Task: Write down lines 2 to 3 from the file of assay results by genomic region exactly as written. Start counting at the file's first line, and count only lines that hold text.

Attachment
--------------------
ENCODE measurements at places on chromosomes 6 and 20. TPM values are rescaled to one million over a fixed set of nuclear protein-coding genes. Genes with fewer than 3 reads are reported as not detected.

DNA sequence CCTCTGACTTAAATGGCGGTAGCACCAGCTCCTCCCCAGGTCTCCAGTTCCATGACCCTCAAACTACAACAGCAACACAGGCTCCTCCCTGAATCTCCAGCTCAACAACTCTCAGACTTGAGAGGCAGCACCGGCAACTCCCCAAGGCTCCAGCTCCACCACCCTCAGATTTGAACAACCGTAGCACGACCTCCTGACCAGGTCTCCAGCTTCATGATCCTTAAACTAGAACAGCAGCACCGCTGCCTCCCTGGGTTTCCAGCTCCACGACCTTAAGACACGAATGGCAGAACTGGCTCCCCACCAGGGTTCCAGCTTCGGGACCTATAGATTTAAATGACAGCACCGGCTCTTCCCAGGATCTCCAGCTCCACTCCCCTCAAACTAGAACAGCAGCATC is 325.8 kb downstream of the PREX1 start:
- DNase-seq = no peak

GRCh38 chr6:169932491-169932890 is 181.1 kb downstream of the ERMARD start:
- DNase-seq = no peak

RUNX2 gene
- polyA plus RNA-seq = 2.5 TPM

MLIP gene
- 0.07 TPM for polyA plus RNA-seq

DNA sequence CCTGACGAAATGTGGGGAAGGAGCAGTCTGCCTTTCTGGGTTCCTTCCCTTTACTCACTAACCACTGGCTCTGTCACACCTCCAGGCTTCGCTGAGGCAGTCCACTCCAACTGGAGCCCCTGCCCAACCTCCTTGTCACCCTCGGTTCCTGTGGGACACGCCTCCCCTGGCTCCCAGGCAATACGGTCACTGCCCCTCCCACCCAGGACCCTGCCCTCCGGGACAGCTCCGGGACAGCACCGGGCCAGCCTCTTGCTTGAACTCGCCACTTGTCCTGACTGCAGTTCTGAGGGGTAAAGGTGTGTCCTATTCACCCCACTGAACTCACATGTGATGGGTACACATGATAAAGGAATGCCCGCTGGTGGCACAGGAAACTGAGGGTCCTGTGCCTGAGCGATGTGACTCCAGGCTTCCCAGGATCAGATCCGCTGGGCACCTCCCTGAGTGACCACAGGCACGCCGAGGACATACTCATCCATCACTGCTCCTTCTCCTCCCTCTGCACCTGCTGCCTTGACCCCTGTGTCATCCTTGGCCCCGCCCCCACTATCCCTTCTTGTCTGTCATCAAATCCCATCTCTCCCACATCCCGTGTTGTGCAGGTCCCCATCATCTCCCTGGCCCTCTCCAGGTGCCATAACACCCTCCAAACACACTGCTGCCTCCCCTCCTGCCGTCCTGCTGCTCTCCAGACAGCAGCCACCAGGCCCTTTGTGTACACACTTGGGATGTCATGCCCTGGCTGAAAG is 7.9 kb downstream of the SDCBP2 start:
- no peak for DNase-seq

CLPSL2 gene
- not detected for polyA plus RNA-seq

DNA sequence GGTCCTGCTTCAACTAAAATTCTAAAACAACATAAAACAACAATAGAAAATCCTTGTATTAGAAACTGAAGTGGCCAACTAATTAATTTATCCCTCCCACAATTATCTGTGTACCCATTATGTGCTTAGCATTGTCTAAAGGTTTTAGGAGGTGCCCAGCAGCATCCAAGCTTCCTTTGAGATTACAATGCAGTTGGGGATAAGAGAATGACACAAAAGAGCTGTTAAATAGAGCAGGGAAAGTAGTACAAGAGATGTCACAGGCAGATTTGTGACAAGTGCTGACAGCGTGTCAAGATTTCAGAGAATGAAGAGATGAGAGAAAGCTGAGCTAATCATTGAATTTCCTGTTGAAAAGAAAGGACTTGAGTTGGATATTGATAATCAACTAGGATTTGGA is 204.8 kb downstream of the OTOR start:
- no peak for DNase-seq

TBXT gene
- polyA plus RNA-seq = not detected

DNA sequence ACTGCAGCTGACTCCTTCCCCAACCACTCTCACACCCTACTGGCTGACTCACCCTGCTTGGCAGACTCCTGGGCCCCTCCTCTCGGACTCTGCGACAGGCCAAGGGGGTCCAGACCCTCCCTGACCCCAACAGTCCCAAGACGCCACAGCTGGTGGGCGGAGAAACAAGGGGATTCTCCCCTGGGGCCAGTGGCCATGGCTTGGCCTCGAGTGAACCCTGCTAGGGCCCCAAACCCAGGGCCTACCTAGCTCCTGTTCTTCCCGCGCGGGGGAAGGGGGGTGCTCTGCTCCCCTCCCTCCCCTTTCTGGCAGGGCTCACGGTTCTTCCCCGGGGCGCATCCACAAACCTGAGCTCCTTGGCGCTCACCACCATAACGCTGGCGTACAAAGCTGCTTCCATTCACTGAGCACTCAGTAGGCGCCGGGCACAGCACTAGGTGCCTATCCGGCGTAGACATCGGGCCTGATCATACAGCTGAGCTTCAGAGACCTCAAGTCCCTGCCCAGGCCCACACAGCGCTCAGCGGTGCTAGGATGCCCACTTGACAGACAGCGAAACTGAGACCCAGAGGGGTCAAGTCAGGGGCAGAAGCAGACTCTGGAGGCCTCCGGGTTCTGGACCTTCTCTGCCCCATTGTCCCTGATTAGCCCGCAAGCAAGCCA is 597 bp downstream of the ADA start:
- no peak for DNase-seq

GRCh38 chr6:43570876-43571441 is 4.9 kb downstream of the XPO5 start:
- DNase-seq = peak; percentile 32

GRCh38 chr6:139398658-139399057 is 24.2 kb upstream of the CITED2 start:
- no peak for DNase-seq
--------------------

DNA sequence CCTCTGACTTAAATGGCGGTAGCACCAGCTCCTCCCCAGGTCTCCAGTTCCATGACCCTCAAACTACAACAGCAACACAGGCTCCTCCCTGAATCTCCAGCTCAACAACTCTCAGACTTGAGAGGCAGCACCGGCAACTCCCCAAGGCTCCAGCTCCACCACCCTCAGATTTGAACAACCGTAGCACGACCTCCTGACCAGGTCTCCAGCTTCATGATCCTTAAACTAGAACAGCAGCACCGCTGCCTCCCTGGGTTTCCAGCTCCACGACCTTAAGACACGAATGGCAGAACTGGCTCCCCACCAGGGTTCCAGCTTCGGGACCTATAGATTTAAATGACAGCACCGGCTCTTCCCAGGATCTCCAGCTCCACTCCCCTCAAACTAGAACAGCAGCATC is 325.8 kb downstream of the PREX1 start:
- DNase-seq = no peak